How many collisions happen every year? In 1998, when the Regional Coroner for Toronto released his Recommendations for Reducing Cycling Injuries and Death, he showed an annual average of 1,125 reported collisions between bikes and motor vehicles in Toronto between 1986 and 1996. In 1997 and 1998, the City of Toronto’s Bicycle/Motor-Vehicle Collision study showed an annual average of 1,286 reported collisions, but it’s impossible to know whether that increase represents an increase in crashes or an increase in reporting from a more engaged cycling community. These figures say nothing of the number of unreported collisions.
So we can only make a rough stab at estimating “safety” There may be at least one million total cyclists in Toronto; very roughly, this suggests that about 15 cyclists in a thousand are involved in a reported collision in a given year, and about three in a million die. Again, a single preventable death is too many, but to place this in some context, Statistics Canada’s Health Profile for January 2013 tells us that 1,399 Torontonians in a million will die of cancer; 1,273 of circulatory diseases (like heart attacks), 367 of respiratory diseases, 69 by suicide and 22 of HIV.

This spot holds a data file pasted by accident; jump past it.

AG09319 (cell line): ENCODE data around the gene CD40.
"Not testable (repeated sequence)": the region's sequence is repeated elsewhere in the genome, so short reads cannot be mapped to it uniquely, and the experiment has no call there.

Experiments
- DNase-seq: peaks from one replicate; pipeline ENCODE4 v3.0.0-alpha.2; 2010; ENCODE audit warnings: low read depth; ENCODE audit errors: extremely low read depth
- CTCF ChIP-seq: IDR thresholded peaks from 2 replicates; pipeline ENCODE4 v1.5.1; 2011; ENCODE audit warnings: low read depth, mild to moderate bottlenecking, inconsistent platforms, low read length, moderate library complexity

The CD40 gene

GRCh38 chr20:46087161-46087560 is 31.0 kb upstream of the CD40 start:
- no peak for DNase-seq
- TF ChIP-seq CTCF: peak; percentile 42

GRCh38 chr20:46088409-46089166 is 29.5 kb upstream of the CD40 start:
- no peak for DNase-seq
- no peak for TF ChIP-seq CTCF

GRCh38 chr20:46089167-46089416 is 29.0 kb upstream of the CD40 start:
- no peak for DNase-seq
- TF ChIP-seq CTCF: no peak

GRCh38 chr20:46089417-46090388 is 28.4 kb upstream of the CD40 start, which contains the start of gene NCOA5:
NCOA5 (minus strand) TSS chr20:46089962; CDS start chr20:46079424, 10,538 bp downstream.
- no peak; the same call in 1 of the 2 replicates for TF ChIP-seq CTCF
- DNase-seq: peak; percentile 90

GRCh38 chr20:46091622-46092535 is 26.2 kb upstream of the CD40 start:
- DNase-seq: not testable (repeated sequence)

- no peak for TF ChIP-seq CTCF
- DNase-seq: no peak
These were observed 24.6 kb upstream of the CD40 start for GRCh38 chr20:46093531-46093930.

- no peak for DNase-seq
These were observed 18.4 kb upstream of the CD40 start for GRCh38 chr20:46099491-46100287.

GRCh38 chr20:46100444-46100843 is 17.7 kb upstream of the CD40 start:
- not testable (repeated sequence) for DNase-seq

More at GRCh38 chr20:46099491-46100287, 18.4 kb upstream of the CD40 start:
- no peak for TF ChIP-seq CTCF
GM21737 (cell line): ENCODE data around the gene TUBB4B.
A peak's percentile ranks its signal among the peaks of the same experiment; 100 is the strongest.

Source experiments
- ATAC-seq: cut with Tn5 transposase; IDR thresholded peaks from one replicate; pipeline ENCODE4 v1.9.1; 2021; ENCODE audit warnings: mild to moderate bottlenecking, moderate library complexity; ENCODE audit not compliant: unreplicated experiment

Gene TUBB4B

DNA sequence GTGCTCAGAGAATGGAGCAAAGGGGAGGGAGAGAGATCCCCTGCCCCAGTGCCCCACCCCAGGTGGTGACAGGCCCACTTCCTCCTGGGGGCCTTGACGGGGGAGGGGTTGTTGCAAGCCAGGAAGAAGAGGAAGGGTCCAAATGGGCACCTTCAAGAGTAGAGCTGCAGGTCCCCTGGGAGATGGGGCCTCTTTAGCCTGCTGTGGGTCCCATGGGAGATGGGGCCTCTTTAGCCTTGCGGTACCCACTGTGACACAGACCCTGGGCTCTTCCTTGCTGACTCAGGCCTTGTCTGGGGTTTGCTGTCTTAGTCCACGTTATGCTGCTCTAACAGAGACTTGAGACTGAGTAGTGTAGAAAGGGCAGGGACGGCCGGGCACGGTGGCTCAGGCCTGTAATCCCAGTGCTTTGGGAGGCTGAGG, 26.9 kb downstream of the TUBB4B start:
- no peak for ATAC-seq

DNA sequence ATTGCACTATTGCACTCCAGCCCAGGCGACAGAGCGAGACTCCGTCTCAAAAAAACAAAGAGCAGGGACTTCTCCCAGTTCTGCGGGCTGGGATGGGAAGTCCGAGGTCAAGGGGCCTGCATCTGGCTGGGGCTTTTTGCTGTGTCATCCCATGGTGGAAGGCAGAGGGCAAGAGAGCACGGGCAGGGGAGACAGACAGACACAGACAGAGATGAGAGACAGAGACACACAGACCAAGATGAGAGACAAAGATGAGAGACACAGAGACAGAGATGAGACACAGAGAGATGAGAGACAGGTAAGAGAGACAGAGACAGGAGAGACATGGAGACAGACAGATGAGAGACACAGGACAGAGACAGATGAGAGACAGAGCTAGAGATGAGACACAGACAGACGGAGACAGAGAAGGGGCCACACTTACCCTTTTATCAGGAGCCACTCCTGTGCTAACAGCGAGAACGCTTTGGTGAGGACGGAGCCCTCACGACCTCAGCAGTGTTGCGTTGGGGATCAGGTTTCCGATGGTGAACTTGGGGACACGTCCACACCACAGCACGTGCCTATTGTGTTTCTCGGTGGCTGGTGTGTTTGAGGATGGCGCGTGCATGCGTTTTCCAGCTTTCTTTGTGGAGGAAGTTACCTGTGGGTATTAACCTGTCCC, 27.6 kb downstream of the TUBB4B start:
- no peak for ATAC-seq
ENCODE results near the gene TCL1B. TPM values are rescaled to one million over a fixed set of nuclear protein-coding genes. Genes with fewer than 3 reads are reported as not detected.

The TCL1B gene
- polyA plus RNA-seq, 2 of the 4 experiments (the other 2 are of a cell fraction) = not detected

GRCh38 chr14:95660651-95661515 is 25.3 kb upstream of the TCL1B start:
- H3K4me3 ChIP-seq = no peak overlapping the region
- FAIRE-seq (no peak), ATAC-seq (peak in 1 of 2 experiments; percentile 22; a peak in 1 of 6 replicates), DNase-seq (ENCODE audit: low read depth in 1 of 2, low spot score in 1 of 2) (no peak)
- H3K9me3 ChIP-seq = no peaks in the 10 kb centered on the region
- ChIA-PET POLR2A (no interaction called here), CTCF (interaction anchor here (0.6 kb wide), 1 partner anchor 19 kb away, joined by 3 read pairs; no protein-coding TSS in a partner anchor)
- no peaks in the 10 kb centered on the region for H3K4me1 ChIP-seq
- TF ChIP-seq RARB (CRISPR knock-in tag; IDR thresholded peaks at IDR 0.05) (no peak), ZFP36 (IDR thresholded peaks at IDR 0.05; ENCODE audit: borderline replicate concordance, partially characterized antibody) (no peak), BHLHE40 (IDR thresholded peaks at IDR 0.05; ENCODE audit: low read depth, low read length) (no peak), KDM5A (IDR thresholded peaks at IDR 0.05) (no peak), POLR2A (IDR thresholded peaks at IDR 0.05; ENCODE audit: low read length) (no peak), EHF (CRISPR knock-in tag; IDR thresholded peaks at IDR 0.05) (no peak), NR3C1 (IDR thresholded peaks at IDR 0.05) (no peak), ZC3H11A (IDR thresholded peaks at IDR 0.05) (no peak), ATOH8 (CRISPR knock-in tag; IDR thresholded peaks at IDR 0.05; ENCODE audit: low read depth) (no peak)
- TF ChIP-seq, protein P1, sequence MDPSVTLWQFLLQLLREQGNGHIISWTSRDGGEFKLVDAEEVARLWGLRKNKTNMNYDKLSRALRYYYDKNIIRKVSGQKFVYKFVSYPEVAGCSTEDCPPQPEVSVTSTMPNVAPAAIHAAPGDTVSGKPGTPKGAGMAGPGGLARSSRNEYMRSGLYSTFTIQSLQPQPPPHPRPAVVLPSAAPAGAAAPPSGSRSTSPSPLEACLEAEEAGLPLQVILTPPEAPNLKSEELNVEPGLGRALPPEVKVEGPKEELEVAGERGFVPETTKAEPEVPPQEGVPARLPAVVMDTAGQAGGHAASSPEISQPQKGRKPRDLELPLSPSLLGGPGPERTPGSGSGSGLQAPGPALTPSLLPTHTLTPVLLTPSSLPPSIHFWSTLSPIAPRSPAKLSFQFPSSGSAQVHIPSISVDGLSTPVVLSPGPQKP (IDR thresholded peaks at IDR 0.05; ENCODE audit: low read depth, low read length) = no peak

The Public Health Agency of Canada’s Injury in Review, 2012 edition: Spotlight on Road and Transport Safety seems to show that, even with increasing congestion, our roads are getting a little safer every year. This study of injury to Canadians under the age of 25 shows that between 1994 and 2008 there were “significant and similar” average annual percentage drops in hospitalizations of pedestrians (6.3%), motorcyclists (5.9%), cyclists (5.8%) and people in motor vehicles (5.7%).
Death rates also fell among pedestrians (6.1% lower), motorcyclists (7.2%), cyclists (7.1%) and people in motor vehicles (4.6%). The report attributes this improvement to many factors, including seatbelt laws of the 1970s, tougher penalties for impaired drivers in the ’80s, graduated licensing programs beginning in the ’90s, and legislation banning cell phone use in cars around 2010.
How can we cut the risk even further? Of course, the first thing many people mention is bike helmet use. In 2012, the Canadian Medical Association Journal published an analysis of the 129 deaths studied by Ontario’s Chief Coroner that seems to show that cyclists without helmets are over three times more likely to die of head injuries. But, as some other researchers have pointed out, there are so many uncontrollable variables at play in such a sample that one could interpret the evidence differently.